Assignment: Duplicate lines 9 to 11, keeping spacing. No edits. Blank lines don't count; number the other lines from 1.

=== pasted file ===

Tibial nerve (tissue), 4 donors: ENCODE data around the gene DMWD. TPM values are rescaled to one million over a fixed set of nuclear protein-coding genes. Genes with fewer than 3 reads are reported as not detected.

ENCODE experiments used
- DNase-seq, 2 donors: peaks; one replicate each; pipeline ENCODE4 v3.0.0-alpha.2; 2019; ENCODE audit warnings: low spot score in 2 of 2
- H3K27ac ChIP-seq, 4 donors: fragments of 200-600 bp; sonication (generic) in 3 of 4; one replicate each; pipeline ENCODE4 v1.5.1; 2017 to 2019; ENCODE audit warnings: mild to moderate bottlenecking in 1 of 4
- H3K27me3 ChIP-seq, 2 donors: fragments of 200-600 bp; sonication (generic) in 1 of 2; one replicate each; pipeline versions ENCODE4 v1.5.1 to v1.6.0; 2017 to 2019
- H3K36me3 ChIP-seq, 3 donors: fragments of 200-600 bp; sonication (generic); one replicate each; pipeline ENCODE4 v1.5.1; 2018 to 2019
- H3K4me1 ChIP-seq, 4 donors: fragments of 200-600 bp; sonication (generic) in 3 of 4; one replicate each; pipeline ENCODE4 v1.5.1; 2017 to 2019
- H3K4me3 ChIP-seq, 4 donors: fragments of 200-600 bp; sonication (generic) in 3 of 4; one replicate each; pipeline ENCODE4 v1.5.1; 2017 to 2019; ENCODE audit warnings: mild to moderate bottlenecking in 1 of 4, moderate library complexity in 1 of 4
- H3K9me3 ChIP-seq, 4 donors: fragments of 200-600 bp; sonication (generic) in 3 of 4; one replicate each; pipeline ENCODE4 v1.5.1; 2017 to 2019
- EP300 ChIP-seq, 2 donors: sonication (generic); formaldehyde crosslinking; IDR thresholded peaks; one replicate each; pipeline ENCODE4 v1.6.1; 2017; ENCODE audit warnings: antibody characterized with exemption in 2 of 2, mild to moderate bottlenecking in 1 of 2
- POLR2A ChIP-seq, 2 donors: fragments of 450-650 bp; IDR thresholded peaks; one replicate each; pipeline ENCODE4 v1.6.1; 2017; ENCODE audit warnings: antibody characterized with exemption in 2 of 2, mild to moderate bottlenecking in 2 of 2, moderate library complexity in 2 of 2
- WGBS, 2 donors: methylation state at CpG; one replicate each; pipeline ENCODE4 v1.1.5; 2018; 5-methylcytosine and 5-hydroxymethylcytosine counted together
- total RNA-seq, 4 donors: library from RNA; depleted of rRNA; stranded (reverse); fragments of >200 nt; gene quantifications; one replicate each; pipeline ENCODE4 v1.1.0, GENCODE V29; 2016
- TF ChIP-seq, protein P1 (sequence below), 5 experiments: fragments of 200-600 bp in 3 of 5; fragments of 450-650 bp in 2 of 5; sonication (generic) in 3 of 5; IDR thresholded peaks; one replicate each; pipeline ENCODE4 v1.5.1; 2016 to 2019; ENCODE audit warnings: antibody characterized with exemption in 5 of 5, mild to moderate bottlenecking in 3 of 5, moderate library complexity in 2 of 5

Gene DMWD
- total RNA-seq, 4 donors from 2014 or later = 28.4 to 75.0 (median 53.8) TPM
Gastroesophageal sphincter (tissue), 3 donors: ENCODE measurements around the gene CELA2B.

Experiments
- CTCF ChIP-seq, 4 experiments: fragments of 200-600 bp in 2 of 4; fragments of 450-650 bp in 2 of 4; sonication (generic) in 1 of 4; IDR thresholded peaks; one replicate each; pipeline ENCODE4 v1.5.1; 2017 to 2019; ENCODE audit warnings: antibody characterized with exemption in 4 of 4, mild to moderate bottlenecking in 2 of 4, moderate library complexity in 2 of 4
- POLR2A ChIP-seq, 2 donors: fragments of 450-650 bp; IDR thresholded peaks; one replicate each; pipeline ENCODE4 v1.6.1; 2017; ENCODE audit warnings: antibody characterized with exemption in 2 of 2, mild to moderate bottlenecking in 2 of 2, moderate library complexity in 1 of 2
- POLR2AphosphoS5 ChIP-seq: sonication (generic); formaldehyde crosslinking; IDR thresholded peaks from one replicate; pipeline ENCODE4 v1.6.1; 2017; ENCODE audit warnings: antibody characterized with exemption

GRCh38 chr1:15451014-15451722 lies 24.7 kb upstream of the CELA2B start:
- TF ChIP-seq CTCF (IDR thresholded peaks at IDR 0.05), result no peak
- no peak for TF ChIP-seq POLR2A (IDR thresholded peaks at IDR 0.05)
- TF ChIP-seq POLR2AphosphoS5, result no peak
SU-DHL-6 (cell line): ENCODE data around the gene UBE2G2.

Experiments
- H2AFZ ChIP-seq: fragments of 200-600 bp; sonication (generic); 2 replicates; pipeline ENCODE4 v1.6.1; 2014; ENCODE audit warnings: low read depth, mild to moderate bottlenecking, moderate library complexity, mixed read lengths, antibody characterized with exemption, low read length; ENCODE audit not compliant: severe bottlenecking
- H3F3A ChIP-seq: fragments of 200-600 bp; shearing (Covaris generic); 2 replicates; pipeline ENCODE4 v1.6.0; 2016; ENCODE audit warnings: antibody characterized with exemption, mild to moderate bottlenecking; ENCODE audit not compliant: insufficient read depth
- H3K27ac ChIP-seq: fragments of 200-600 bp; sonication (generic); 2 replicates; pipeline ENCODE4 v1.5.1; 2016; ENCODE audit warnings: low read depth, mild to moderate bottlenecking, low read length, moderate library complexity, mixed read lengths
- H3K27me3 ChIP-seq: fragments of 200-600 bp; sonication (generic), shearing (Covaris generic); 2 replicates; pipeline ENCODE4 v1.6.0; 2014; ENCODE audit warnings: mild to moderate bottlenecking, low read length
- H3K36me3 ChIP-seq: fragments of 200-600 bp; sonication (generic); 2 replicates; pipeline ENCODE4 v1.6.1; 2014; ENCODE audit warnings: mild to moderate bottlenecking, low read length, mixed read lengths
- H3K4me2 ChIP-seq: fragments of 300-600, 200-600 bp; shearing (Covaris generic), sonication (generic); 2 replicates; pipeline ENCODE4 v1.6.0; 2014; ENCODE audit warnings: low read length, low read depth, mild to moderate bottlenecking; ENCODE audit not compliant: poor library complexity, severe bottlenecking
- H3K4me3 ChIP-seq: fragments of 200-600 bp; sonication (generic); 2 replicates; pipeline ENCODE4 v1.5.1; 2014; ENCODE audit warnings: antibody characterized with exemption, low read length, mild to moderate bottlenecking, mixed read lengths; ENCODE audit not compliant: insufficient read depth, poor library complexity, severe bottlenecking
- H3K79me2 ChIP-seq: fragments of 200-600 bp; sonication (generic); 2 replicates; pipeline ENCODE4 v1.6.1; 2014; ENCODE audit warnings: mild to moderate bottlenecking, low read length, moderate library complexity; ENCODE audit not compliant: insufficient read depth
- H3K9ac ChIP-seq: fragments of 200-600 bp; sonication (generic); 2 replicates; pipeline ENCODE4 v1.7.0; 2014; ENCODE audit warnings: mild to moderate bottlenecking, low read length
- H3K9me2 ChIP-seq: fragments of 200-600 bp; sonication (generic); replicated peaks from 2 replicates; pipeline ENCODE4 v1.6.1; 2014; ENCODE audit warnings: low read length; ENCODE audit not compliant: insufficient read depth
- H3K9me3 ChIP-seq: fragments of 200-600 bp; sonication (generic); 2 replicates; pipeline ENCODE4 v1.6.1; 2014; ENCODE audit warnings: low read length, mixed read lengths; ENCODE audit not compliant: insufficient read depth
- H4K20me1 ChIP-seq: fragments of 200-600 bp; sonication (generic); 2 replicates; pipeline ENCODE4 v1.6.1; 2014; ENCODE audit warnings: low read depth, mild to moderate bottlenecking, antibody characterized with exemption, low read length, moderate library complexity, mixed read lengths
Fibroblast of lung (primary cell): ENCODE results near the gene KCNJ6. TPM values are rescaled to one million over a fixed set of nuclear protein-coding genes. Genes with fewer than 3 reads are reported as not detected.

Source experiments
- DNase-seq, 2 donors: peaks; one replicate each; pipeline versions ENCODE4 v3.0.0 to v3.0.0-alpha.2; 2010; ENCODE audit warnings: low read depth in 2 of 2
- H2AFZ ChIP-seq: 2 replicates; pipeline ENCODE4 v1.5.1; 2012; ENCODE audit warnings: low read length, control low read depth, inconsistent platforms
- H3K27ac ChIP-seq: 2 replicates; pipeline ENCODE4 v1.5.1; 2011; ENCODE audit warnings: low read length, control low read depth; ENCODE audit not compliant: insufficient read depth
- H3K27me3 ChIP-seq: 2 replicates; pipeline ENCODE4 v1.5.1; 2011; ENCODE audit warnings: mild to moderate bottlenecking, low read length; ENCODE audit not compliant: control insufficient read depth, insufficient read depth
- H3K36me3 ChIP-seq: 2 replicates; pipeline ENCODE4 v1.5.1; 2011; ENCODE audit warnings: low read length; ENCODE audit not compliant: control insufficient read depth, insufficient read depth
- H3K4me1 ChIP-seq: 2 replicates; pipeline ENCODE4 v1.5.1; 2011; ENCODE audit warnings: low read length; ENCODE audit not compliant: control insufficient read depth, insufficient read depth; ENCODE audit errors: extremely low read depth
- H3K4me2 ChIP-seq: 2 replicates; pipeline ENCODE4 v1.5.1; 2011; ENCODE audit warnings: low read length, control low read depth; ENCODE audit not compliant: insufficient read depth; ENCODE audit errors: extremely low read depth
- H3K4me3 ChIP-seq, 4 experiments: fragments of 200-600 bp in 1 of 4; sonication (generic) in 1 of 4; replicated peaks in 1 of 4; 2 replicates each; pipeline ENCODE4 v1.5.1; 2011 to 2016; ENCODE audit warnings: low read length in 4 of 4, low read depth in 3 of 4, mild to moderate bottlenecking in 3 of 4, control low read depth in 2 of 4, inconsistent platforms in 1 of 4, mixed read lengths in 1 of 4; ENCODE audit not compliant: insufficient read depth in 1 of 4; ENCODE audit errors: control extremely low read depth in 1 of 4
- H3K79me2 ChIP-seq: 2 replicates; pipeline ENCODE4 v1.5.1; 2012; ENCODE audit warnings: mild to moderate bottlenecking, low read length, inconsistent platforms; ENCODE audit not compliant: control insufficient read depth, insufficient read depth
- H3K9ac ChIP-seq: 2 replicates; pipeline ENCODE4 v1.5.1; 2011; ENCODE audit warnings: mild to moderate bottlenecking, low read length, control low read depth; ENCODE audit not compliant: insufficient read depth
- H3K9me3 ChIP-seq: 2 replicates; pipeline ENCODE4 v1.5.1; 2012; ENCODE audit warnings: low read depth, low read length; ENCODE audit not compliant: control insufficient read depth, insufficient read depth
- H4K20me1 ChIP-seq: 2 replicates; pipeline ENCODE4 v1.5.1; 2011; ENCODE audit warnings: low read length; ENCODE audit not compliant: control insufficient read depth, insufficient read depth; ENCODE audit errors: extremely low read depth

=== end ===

- H3K9me3 ChIP-seq, 4 donors: fragments of 200-600 bp; sonication (generic) in 3 of 4; one replicate each; pipeline ENCODE4 v1.5.1; 2017 to 2019
- EP300 ChIP-seq, 2 donors: sonication (generic); formaldehyde crosslinking; IDR thresholded peaks; one replicate each; pipeline ENCODE4 v1.6.1; 2017; ENCODE audit warnings: antibody characterized with exemption in 2 of 2, mild to moderate bottlenecking in 1 of 2
- POLR2A ChIP-seq, 2 donors: fragments of 450-650 bp; IDR thresholded peaks; one replicate each; pipeline ENCODE4 v1.6.1; 2017; ENCODE audit warnings: antibody characterized with exemption in 2 of 2, mild to moderate bottlenecking in 2 of 2, moderate library complexity in 2 of 2